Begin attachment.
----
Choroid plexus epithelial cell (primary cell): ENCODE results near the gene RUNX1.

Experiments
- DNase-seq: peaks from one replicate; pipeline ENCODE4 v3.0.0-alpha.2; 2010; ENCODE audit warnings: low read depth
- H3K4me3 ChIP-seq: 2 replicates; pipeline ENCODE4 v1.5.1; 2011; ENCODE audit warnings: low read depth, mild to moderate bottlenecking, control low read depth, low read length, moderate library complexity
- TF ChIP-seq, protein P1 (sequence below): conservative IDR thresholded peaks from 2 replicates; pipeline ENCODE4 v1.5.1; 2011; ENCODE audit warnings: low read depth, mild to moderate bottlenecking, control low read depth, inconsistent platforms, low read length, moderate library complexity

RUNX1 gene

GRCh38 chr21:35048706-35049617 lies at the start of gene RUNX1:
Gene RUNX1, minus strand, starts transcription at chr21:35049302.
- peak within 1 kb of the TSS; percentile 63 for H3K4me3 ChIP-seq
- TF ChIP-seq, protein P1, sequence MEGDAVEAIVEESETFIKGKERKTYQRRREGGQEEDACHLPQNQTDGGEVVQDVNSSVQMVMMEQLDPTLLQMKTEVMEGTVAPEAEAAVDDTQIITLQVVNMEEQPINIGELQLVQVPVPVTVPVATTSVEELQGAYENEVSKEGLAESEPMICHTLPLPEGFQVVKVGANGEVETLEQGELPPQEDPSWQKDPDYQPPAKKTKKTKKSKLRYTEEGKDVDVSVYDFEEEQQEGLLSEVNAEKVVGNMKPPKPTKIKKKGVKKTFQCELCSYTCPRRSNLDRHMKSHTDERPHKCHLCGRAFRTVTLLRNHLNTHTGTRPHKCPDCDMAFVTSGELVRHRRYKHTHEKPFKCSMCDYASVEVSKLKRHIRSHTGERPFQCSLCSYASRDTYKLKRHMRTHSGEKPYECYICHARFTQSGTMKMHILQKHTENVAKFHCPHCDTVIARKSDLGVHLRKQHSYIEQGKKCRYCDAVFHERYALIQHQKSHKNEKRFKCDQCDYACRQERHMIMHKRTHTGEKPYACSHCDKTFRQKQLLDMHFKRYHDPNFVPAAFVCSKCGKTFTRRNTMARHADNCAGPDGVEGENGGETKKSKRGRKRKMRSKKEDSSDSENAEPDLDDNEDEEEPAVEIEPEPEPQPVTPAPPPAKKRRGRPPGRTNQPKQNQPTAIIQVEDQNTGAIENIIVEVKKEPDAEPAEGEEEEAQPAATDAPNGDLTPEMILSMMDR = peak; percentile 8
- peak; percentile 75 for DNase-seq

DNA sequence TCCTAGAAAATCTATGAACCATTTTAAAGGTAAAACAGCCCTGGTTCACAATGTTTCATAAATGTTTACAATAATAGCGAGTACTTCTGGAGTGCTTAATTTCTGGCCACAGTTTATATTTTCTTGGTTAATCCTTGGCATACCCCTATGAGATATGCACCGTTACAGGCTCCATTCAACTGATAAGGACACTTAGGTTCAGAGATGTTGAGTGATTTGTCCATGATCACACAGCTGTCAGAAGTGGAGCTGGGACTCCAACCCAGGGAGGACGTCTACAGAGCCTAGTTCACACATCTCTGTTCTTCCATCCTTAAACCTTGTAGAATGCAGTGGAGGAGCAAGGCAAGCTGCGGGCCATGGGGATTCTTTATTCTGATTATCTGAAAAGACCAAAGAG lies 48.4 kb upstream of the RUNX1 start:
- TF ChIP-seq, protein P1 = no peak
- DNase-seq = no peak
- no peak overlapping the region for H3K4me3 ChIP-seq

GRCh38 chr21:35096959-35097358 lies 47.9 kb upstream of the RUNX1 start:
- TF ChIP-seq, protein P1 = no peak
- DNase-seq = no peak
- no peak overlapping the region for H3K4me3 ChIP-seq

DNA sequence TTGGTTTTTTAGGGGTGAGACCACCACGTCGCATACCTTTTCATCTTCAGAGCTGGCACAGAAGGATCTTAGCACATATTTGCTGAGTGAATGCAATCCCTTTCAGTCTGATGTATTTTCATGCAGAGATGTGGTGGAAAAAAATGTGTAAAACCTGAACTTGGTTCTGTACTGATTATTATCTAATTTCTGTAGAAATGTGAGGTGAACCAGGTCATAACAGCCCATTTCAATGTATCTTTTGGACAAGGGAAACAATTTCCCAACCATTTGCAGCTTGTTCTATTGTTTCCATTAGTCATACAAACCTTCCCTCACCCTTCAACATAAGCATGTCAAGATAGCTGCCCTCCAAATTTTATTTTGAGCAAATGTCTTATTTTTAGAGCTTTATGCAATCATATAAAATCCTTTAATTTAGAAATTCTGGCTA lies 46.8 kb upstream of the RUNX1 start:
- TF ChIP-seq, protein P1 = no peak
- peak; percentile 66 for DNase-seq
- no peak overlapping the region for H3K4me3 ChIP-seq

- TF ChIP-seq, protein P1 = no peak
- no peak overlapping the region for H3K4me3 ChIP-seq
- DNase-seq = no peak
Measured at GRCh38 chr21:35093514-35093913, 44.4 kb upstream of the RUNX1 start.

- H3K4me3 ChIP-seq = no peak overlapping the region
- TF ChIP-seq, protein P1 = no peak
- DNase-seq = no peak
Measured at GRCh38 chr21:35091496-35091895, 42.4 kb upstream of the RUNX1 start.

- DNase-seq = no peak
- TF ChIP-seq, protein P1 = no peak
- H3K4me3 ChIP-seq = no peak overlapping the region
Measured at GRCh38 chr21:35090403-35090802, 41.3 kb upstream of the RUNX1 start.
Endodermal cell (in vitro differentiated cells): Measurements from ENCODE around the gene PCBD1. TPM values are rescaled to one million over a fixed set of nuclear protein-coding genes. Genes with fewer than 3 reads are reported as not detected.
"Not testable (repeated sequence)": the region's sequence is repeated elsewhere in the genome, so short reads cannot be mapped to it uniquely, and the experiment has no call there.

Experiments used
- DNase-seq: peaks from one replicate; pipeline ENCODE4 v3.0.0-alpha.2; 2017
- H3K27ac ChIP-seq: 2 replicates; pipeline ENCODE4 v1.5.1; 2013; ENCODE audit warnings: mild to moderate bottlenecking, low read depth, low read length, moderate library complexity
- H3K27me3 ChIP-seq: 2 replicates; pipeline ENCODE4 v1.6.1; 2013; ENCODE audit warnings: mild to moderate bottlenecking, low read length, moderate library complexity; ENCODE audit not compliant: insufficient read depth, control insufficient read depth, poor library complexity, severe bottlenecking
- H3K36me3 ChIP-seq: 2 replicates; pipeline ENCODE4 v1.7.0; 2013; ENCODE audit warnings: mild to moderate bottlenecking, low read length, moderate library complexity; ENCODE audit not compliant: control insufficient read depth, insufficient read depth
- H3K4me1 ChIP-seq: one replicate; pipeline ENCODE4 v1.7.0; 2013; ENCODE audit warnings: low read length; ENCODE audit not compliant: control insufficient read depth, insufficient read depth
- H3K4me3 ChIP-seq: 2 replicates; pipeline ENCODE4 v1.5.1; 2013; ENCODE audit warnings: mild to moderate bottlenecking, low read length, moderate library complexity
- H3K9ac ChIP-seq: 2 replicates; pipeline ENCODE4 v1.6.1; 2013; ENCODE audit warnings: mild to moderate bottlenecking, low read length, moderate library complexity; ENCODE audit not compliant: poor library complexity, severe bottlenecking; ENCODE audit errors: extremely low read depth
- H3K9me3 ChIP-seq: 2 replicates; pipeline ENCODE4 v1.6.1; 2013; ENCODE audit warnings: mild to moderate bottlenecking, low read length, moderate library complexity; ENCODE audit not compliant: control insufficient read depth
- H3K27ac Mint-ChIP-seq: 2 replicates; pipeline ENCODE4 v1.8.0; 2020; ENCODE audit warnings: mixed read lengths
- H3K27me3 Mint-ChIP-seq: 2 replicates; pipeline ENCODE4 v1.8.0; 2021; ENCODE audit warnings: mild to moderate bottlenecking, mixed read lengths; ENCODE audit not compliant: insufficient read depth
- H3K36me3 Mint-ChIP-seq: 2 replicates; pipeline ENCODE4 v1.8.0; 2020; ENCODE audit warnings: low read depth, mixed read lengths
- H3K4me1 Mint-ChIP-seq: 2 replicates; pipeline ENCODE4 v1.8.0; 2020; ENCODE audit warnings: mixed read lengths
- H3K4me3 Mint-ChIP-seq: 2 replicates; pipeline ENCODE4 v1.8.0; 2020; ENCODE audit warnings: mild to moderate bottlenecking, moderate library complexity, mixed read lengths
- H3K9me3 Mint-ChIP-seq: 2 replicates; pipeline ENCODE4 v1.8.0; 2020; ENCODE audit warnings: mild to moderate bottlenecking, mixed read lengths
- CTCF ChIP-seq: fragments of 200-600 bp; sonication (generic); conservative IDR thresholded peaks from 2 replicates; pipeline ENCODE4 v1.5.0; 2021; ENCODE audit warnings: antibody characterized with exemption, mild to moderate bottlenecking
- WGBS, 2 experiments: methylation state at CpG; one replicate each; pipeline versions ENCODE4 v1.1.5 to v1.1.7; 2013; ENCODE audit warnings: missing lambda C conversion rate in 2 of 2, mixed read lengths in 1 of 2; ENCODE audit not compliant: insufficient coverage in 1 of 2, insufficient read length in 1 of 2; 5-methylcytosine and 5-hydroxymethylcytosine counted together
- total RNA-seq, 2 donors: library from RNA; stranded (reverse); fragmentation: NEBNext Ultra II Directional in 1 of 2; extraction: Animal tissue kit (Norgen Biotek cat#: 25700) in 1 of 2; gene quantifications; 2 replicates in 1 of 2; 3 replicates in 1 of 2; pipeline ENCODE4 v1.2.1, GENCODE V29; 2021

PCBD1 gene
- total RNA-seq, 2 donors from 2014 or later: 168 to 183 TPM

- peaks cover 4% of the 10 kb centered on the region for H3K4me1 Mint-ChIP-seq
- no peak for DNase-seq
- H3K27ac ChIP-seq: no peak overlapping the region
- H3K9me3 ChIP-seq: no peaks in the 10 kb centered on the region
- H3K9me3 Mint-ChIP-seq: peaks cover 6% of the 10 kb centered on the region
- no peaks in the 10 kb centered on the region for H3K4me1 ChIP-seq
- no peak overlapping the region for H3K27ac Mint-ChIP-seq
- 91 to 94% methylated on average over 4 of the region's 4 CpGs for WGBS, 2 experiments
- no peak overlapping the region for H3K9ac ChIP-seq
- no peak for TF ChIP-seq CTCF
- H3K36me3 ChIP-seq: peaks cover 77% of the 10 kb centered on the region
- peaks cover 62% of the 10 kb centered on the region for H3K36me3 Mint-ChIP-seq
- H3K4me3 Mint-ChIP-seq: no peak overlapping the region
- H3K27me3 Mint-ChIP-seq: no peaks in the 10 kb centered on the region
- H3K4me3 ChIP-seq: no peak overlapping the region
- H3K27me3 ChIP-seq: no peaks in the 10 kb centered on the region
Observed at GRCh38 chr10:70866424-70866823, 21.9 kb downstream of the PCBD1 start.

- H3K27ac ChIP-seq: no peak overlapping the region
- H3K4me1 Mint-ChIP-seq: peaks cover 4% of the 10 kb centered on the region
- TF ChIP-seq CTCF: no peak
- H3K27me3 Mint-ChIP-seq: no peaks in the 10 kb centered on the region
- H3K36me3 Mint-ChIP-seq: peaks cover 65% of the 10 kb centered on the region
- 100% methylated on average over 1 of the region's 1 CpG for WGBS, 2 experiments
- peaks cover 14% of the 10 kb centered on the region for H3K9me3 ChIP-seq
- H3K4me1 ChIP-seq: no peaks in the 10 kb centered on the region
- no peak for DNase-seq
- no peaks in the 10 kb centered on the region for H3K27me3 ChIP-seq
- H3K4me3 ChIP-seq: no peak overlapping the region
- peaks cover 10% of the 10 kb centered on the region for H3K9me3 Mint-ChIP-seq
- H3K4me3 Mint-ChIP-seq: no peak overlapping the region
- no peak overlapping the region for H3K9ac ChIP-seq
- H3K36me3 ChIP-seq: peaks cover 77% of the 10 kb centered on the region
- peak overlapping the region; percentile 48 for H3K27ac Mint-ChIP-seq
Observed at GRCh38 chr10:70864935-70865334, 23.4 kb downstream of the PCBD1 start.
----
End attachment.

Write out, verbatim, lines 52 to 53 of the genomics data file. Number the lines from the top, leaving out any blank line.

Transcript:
- H3K9me3 Mint-ChIP-seq: 2 replicates; pipeline ENCODE4 v1.8.0; 2020; ENCODE audit warnings: mild to moderate bottlenecking, mixed read lengths
- CTCF ChIP-seq: fragments of 200-600 bp; sonication (generic); conservative IDR thresholded peaks from 2 replicates; pipeline ENCODE4 v1.5.0; 2021; ENCODE audit warnings: antibody characterized with exemption, mild to moderate bottlenecking